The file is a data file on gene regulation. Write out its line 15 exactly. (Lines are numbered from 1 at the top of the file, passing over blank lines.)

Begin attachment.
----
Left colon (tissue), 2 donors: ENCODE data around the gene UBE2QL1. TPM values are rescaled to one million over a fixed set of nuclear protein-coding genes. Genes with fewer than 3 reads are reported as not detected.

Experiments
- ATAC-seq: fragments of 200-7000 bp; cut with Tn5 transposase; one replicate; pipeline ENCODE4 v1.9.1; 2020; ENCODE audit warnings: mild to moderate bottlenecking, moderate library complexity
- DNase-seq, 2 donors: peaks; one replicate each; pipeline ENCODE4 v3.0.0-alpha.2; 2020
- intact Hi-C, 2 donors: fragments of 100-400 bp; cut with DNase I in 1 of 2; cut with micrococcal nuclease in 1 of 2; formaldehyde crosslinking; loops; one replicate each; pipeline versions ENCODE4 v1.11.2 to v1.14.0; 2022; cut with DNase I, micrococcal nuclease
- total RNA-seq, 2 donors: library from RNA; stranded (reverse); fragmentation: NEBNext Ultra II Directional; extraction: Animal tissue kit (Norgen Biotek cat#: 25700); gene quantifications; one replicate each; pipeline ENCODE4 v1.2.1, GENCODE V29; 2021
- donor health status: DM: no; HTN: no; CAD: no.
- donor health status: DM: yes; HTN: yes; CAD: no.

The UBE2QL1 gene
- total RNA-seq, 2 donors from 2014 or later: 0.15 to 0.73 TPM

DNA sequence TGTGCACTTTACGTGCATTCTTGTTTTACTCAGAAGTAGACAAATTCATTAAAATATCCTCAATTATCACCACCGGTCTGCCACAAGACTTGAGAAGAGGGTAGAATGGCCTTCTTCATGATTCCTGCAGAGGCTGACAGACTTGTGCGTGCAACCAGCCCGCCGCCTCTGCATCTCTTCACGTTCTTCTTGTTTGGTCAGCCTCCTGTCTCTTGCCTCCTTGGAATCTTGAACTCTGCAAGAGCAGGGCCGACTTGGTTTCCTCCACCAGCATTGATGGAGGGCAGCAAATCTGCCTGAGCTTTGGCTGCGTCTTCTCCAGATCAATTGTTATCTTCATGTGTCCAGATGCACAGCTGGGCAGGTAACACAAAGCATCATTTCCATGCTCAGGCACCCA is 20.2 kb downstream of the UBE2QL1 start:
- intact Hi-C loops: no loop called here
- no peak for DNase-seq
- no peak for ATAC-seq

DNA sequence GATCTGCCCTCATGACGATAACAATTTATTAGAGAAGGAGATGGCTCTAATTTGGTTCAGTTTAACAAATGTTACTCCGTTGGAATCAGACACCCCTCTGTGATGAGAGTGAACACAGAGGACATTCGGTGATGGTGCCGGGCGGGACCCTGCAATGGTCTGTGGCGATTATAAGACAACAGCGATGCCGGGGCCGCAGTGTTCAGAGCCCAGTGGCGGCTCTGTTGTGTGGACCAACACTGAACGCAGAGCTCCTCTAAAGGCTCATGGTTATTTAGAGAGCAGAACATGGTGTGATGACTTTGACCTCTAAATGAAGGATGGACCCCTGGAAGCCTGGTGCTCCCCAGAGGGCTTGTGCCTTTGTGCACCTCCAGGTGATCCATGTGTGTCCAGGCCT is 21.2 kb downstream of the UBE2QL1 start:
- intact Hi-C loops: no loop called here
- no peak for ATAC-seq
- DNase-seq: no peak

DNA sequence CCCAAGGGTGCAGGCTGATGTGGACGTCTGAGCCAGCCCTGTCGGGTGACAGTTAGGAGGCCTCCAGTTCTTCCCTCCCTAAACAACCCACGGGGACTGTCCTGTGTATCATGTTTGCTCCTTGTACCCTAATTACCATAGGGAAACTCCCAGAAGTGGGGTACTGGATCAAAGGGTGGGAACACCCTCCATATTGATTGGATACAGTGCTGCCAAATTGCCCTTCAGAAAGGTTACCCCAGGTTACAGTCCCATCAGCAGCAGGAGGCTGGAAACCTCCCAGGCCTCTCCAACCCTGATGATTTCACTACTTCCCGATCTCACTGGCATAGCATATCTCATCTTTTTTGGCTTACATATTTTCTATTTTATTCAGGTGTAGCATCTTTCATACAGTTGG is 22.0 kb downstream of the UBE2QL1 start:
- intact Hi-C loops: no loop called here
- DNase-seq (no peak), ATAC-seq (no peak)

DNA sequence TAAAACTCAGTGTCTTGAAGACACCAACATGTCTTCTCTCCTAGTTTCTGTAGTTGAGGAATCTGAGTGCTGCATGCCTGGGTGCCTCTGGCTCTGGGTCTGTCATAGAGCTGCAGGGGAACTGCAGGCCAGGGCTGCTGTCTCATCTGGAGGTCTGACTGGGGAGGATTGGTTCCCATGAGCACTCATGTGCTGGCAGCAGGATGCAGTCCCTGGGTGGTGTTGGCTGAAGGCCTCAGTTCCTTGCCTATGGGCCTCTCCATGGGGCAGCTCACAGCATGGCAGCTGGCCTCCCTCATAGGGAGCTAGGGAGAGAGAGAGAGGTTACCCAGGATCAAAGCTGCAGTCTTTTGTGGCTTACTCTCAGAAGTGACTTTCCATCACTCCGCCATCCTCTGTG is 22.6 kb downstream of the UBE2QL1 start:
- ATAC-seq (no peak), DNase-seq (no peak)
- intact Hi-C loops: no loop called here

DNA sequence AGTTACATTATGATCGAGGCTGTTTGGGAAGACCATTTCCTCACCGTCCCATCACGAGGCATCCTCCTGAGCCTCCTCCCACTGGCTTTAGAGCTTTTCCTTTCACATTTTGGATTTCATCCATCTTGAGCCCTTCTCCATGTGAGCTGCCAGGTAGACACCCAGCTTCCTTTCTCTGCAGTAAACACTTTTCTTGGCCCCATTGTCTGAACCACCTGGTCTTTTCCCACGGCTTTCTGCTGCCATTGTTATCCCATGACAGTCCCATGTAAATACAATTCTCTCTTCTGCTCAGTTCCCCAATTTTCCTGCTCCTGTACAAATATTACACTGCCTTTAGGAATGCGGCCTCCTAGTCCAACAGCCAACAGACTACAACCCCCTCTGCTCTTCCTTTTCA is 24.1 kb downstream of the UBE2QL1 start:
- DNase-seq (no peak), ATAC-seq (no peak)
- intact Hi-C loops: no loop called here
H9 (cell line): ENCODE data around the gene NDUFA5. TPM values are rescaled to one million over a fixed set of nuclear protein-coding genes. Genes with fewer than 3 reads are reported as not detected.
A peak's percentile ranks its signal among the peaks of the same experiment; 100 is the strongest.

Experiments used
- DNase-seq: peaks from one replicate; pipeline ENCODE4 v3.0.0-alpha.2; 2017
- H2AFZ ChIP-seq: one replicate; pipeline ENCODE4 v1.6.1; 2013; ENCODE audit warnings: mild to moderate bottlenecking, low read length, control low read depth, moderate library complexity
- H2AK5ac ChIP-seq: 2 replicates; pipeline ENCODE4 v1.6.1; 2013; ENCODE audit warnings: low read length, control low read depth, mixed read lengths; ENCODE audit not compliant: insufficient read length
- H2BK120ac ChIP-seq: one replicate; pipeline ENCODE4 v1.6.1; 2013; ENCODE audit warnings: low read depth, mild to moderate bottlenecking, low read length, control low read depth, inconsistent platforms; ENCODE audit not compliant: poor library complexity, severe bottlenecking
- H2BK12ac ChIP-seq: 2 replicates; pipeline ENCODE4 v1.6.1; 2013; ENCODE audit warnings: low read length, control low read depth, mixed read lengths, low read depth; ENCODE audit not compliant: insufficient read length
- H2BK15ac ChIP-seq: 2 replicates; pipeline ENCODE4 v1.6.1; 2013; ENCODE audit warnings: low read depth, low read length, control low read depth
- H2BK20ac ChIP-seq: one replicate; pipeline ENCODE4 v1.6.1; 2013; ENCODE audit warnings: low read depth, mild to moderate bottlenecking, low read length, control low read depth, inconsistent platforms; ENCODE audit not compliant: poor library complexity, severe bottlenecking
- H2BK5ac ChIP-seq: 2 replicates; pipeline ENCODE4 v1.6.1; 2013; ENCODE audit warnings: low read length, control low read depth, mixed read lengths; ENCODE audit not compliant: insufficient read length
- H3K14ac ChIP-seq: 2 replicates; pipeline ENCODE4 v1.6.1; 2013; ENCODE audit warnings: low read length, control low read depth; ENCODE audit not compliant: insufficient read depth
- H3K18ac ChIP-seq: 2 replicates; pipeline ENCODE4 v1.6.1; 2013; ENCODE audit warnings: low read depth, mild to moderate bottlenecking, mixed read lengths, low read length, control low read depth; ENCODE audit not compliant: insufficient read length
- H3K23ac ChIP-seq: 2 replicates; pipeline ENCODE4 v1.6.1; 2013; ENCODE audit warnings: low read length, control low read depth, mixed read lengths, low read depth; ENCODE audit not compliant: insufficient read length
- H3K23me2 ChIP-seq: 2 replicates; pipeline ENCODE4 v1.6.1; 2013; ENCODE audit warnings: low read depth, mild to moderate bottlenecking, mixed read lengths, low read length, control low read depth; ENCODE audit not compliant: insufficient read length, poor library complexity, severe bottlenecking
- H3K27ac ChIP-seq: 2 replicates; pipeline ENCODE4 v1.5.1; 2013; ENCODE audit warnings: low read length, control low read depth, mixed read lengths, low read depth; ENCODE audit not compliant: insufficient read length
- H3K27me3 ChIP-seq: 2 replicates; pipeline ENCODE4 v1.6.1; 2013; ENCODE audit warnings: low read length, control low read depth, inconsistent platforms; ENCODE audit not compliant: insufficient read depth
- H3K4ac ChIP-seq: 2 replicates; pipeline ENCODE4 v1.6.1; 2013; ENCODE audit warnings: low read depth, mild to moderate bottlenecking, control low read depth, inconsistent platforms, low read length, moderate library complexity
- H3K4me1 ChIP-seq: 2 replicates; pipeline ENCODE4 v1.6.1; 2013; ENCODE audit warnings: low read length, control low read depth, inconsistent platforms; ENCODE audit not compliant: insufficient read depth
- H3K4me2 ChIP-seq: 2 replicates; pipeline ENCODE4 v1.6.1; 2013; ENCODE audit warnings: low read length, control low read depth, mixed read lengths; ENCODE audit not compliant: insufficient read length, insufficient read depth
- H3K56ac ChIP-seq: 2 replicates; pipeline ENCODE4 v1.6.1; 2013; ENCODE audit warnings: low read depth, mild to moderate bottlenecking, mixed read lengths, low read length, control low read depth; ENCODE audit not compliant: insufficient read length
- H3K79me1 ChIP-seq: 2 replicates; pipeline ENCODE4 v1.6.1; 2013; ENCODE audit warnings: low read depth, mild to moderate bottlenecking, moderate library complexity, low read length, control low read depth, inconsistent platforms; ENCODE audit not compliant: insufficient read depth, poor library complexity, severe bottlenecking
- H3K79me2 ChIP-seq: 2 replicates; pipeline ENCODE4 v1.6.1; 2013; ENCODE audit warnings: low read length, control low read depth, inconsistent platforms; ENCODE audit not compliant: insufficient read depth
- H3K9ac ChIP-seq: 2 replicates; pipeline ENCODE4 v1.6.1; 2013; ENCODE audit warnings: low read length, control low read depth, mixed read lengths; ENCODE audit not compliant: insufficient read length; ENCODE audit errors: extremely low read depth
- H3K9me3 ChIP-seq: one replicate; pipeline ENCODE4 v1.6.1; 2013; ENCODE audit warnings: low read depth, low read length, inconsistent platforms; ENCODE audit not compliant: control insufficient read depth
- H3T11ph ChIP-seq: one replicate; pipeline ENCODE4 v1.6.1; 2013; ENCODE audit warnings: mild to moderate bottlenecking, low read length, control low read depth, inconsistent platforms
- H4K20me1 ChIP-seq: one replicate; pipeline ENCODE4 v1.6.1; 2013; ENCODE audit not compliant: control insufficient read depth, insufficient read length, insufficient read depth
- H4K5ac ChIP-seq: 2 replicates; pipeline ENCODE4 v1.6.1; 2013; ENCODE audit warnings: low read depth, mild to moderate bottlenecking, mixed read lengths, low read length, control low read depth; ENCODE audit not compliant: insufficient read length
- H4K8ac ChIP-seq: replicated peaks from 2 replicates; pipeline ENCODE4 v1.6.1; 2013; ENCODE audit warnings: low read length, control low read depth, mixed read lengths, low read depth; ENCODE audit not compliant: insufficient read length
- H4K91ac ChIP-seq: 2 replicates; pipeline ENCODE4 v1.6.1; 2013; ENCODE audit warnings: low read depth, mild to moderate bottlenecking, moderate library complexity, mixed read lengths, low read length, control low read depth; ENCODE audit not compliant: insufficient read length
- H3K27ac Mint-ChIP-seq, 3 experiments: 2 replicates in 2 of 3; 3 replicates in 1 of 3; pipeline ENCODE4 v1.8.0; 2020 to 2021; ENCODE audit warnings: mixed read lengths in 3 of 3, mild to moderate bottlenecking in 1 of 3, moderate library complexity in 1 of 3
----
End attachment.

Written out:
DNA sequence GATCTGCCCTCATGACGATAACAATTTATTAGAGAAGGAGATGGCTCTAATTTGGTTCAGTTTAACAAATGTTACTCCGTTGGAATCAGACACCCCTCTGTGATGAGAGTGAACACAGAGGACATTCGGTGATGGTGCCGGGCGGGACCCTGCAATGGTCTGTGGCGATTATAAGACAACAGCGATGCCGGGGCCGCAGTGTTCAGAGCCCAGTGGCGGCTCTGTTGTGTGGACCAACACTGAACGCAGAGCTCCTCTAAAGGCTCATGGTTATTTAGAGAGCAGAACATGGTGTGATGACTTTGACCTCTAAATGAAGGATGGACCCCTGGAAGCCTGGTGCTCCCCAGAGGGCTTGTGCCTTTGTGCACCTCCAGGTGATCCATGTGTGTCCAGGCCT is 21.2 kb downstream of the UBE2QL1 start: